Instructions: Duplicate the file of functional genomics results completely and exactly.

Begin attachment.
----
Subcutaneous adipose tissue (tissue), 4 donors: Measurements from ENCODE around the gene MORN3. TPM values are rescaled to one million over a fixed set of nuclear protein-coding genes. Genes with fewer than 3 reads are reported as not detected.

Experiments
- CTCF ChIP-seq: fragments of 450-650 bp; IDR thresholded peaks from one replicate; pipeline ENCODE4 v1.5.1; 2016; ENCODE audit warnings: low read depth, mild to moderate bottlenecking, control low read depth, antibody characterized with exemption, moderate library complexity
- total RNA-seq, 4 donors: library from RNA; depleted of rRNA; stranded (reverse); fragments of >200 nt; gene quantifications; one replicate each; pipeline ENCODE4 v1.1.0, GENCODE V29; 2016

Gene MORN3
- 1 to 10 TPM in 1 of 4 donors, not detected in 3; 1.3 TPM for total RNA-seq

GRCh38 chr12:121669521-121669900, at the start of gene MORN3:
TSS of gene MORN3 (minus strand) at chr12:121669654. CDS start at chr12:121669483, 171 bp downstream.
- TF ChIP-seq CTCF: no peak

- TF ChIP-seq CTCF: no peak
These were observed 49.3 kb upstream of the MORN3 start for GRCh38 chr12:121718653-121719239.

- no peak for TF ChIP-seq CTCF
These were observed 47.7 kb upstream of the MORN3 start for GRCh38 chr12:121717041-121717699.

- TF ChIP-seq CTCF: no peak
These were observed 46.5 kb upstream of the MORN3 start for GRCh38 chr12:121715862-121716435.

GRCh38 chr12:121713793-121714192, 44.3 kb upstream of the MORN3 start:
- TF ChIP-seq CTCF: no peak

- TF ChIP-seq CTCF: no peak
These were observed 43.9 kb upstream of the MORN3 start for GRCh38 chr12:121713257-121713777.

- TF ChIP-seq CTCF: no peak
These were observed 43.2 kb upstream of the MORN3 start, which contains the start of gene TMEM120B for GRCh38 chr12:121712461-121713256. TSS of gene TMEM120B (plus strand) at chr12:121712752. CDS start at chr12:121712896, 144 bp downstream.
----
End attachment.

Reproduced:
Subcutaneous adipose tissue (tissue), 4 donors: Measurements from ENCODE around the gene MORN3. TPM values are rescaled to one million over a fixed set of nuclear protein-coding genes. Genes with fewer than 3 reads are reported as not detected.

Experiments
- CTCF ChIP-seq: fragments of 450-650 bp; IDR thresholded peaks from one replicate; pipeline ENCODE4 v1.5.1; 2016; ENCODE audit warnings: low read depth, mild to moderate bottlenecking, control low read depth, antibody characterized with exemption, moderate library complexity
- total RNA-seq, 4 donors: library from RNA; depleted of rRNA; stranded (reverse); fragments of >200 nt; gene quantifications; one replicate each; pipeline ENCODE4 v1.1.0, GENCODE V29; 2016

Gene MORN3
- 1 to 10 TPM in 1 of 4 donors, not detected in 3; 1.3 TPM for total RNA-seq

GRCh38 chr12:121669521-121669900, at the start of gene MORN3:
TSS of gene MORN3 (minus strand) at chr12:121669654. CDS start at chr12:121669483, 171 bp downstream.
- TF ChIP-seq CTCF: no peak

- TF ChIP-seq CTCF: no peak
These were observed 49.3 kb upstream of the MORN3 start for GRCh38 chr12:121718653-121719239.

- no peak for TF ChIP-seq CTCF
These were observed 47.7 kb upstream of the MORN3 start for GRCh38 chr12:121717041-121717699.

- TF ChIP-seq CTCF: no peak
These were observed 46.5 kb upstream of the MORN3 start for GRCh38 chr12:121715862-121716435.

GRCh38 chr12:121713793-121714192, 44.3 kb upstream of the MORN3 start:
- TF ChIP-seq CTCF: no peak

- TF ChIP-seq CTCF: no peak
These were observed 43.9 kb upstream of the MORN3 start for GRCh38 chr12:121713257-121713777.

- TF ChIP-seq CTCF: no peak
These were observed 43.2 kb upstream of the MORN3 start, which contains the start of gene TMEM120B for GRCh38 chr12:121712461-121713256. TSS of gene TMEM120B (plus strand) at chr12:121712752. CDS start at chr12:121712896, 144 bp downstream.